AstraZeneca to explore options for future of its Covid-19 vaccine

'Is the vaccine businesses a sustainable business for AstraZeneca for the next five or 10 years, that big strategic question is under discussion'
AstraZeneca to explore options for future of its Covid-19 vaccine

AstraZeneca has been touted as a major weapon against the pandemic because it is cheaper and easier to use than some rivals. File picture

AstraZeneca is exploring its options for the future of its Covid-19 vaccine business and expects greater clarity on the matter by the end of 2021, a senior executive has said. 

"We are exploring different options," Ruud Dobber, executive vice president and president of the BioPharmaceuticals Business Unit, said, referring to the vaccines business. 

"Before year-end, we will have more clarity... if you ask me, is the vaccine businesses a sustainable business for AstraZeneca for the next five or 10 years, that big strategic question is under discussion."

AstraZeneca also said it hoped to settle a legal dispute with the EU over Covid-19 vaccine deliveries in the coming weeks, Mr Dobber said, potentially ending a row that has dogged the drugmaker and Brussels this year.

"We're hopeful in the next few weeks we will have a settlement," he said, without giving further details.

Second-quarter sales tripled

Second-quarter sales of AstraZeneca's Covid vaccine more than tripled to $894m from the previous three months, but the drugmaker once again delayed its US application for approval.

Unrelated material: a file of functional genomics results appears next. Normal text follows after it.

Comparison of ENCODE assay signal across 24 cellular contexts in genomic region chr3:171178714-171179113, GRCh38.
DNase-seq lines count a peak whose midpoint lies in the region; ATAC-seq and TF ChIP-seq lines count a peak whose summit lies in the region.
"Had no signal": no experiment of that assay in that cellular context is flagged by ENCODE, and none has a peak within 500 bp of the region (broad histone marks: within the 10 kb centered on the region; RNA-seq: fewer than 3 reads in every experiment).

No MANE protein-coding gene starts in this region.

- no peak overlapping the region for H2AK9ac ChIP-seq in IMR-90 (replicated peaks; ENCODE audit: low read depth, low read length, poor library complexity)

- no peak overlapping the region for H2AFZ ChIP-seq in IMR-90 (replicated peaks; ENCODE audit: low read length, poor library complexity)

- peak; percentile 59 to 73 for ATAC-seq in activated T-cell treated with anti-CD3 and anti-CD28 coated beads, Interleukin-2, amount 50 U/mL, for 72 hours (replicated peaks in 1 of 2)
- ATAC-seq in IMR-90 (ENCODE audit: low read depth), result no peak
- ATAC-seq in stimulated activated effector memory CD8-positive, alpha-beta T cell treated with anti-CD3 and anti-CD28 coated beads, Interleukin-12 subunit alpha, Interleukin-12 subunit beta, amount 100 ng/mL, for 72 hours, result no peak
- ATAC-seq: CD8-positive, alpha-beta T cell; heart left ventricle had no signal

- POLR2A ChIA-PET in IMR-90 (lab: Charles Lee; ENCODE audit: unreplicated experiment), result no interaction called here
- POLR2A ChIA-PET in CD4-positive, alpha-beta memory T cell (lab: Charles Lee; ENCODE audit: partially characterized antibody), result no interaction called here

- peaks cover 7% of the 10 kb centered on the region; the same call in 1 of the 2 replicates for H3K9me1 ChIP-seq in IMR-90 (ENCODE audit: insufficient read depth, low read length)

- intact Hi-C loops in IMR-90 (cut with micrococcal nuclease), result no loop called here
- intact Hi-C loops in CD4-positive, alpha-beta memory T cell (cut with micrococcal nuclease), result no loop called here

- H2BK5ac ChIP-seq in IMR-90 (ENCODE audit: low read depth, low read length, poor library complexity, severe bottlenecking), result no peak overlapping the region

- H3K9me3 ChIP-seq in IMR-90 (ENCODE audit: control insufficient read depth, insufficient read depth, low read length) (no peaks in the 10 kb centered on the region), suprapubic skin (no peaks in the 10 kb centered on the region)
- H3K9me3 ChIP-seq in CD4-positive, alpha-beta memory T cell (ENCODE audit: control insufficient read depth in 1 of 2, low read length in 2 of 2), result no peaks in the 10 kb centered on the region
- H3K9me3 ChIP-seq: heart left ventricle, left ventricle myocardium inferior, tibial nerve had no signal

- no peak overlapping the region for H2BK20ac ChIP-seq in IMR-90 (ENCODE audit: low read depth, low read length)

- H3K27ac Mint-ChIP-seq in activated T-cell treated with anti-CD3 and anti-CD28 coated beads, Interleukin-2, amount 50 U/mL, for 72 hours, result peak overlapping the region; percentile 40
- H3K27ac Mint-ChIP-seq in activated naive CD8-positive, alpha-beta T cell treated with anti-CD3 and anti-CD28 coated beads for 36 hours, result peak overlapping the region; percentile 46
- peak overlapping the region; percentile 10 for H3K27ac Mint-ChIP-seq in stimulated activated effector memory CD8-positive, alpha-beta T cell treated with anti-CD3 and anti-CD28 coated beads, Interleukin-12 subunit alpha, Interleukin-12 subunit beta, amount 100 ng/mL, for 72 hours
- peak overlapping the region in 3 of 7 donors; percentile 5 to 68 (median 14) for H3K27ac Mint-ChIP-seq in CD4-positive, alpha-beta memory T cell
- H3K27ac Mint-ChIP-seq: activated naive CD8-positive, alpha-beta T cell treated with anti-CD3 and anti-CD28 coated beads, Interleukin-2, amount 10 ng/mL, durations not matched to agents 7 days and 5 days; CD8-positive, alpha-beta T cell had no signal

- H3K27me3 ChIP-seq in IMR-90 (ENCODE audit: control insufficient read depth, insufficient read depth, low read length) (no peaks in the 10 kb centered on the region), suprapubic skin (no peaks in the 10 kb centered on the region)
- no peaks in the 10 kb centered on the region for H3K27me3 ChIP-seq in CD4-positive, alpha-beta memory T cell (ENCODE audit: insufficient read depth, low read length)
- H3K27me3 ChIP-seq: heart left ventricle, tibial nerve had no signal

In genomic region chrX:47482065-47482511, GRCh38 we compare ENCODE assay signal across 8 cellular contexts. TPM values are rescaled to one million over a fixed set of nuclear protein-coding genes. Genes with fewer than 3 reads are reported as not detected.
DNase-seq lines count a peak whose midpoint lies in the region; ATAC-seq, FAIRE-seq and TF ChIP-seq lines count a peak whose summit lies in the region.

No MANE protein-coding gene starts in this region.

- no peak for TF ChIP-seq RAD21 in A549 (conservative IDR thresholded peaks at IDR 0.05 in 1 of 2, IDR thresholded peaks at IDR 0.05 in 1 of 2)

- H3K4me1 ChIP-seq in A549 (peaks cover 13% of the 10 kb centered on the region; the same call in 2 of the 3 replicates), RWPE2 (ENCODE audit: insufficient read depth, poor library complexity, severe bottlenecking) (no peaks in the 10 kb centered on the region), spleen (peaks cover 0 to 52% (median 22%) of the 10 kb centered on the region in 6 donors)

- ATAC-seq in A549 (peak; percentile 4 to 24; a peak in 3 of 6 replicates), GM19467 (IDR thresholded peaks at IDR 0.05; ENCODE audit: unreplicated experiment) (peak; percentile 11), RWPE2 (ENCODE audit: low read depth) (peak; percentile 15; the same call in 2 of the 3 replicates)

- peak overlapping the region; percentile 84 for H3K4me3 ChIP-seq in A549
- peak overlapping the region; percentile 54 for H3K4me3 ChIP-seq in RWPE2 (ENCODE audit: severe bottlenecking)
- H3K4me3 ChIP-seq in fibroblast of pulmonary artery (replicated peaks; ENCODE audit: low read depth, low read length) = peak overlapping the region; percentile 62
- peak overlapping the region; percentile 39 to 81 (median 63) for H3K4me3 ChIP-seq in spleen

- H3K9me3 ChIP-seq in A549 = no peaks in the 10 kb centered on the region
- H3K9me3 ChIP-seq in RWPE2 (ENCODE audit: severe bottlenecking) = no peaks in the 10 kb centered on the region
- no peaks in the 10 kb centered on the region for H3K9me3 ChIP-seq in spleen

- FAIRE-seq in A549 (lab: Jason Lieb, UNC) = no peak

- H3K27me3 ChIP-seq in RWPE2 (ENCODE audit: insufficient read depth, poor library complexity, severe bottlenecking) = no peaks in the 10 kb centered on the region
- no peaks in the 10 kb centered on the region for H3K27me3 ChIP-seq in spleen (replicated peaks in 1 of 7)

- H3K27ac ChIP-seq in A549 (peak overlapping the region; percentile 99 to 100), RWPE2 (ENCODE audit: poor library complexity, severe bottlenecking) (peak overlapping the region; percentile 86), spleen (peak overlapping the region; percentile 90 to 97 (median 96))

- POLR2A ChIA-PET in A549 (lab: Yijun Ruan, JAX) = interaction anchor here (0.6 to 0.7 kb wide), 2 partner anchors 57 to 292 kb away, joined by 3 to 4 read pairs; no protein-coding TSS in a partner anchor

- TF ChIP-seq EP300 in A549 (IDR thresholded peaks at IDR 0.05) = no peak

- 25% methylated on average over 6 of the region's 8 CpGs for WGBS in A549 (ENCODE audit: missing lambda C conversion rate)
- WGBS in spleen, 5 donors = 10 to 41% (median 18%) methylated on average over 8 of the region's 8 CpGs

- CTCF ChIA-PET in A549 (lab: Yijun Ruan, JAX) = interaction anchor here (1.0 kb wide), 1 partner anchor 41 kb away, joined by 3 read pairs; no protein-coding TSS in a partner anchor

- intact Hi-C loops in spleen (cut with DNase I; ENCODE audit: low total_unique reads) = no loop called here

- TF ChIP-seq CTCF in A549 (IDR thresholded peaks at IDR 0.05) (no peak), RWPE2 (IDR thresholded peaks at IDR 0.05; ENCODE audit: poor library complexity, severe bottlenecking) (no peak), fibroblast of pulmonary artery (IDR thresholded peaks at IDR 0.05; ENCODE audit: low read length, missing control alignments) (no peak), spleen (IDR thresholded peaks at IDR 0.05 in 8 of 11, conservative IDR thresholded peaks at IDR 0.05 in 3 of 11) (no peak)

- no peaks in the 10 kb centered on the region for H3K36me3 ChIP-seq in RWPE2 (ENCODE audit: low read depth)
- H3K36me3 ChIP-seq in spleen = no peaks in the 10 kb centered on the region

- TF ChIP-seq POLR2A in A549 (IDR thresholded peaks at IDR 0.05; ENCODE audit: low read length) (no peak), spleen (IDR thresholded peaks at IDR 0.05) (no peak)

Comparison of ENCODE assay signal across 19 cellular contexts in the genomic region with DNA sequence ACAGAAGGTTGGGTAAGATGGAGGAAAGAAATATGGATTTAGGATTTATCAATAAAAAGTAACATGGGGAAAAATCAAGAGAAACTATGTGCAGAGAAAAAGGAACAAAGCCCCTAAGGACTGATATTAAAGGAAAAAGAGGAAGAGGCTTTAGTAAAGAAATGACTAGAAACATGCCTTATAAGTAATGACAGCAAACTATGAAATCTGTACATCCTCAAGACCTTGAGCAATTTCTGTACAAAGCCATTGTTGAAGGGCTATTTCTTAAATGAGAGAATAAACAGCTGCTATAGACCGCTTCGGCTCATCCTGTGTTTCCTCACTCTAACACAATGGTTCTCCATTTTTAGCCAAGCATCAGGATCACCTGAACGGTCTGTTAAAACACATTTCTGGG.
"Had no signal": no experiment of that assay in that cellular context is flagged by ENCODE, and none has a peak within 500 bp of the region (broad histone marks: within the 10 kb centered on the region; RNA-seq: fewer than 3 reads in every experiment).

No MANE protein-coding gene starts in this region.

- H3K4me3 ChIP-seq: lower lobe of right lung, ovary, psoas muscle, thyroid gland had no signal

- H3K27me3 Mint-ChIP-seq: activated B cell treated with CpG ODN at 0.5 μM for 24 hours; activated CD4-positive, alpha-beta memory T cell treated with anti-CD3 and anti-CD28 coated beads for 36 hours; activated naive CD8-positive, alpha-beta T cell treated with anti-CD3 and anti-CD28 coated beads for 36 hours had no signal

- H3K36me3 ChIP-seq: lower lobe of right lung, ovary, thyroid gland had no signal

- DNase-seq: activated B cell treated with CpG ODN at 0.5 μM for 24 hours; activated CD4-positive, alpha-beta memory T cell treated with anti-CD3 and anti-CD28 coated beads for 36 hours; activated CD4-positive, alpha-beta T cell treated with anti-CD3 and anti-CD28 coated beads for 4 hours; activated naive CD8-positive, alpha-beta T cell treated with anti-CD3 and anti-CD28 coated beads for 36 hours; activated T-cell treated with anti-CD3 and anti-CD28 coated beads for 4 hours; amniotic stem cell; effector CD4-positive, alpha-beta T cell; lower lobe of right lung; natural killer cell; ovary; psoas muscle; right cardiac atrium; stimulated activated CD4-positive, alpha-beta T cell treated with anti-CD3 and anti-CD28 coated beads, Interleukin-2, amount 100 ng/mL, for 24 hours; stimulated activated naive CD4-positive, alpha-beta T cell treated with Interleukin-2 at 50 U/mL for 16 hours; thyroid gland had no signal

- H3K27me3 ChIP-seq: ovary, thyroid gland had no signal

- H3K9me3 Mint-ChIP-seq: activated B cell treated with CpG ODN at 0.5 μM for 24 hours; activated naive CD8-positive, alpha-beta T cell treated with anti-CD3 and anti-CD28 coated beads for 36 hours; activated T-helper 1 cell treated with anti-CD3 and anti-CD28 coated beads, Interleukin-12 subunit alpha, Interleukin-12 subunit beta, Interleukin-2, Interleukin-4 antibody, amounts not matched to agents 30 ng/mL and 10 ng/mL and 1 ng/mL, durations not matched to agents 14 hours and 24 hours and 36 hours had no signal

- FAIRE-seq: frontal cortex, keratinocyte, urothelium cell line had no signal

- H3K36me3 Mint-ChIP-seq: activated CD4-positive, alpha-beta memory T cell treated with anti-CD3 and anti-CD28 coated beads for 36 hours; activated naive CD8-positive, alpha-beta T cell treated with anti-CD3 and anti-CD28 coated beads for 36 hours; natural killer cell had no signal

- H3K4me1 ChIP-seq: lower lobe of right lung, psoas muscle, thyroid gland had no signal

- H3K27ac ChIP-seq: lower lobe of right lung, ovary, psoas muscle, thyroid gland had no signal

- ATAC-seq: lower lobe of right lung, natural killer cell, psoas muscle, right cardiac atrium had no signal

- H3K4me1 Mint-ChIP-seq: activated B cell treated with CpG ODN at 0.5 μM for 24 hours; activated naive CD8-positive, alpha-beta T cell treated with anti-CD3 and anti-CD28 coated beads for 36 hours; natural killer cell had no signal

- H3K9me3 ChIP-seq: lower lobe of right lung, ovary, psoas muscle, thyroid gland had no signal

The vaccine has been touted as a major weapon against the pandemic because it is cheaper and easier to use than some rivals. 

AstraZeneca and its Indian manufacturing partner say they have supplied 1bn doses to 170 countries so far. 

But the shot has also faced setbacks, including disputes over data, production problems, and links to rare side-effects that have led some countries to stop or restrict its use. The US has been particularly critical of the vaccine.

US approval

AstraZeneca said it now expected to seek US approval for the vaccine in the second half of this year. Previously, it had planned an application during the first half. 

The company said the shot, developed by Oxford University, brought in $1.17bn (€990m) in sales in the first six months of year, putting it among its best selling products, behind first-placed lung cancer drug Tagrisso on $2.54bn. 

The vaccine sales were based on deliveries of about 319m doses, the Anglo-Swedish drugmaker said, giving an average price of about $3.70 per dose. Deliveries from its partner, India-based Serum Institute, were not included. 

AstraZeneca has said it will not make a profit from the shot during the pandemic, and costs related to the vaccine shaved a cent off second-quarter earnings per share. 

While AstraZeneca did not forecast vaccine sales for the year, rivals Pfizer, Moderna, and Johnson & Johnson have guided to $33.5bn, $19.2bn, and $2.5bn for their Covid shots, respectively. 

• Reuters

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